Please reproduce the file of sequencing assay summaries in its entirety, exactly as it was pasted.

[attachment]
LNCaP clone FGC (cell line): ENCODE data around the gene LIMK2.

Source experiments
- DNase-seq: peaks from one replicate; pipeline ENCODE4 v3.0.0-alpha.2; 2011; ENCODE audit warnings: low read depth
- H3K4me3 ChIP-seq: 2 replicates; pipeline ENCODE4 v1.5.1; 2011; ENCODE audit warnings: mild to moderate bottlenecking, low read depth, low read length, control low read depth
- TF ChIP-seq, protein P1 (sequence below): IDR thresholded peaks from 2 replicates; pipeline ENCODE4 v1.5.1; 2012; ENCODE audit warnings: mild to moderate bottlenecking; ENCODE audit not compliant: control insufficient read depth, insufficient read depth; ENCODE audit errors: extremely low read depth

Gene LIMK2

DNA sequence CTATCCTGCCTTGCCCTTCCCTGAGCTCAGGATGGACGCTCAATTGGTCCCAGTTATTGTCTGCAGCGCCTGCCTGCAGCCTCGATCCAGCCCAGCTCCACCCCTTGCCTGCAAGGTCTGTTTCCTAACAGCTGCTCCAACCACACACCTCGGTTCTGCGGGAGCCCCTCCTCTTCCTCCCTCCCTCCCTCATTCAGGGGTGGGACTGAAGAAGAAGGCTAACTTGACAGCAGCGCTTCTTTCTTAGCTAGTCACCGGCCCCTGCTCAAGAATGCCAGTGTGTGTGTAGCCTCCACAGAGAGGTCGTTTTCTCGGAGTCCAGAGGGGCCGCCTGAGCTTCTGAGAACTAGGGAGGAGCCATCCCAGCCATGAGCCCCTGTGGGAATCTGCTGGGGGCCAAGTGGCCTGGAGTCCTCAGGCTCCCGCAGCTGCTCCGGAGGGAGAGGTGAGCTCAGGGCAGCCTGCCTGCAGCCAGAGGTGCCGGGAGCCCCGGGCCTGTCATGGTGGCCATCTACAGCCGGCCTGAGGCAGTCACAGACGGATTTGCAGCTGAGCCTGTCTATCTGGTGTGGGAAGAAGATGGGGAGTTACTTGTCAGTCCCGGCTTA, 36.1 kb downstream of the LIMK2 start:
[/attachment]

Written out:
LNCaP clone FGC (cell line): ENCODE data around the gene LIMK2.

Source experiments
- DNase-seq: peaks from one replicate; pipeline ENCODE4 v3.0.0-alpha.2; 2011; ENCODE audit warnings: low read depth
- H3K4me3 ChIP-seq: 2 replicates; pipeline ENCODE4 v1.5.1; 2011; ENCODE audit warnings: mild to moderate bottlenecking, low read depth, low read length, control low read depth
- TF ChIP-seq, protein P1 (sequence below): IDR thresholded peaks from 2 replicates; pipeline ENCODE4 v1.5.1; 2012; ENCODE audit warnings: mild to moderate bottlenecking; ENCODE audit not compliant: control insufficient read depth, insufficient read depth; ENCODE audit errors: extremely low read depth

Gene LIMK2

DNA sequence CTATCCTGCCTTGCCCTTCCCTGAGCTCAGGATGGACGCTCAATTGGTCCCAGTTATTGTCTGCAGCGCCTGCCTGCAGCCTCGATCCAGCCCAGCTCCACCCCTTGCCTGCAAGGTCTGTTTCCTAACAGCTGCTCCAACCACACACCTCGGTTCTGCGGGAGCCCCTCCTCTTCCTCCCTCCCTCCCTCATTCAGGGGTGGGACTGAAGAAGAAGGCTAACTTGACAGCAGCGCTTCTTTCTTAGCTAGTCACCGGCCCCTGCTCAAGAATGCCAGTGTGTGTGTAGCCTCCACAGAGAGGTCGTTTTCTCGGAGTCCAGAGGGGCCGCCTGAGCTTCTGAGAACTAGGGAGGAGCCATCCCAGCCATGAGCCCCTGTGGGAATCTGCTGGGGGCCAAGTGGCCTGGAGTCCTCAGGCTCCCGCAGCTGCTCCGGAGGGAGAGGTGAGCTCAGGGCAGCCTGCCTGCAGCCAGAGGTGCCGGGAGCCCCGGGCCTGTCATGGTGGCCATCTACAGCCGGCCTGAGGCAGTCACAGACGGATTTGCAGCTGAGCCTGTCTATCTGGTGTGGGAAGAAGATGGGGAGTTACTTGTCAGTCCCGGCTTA, 36.1 kb downstream of the LIMK2 start: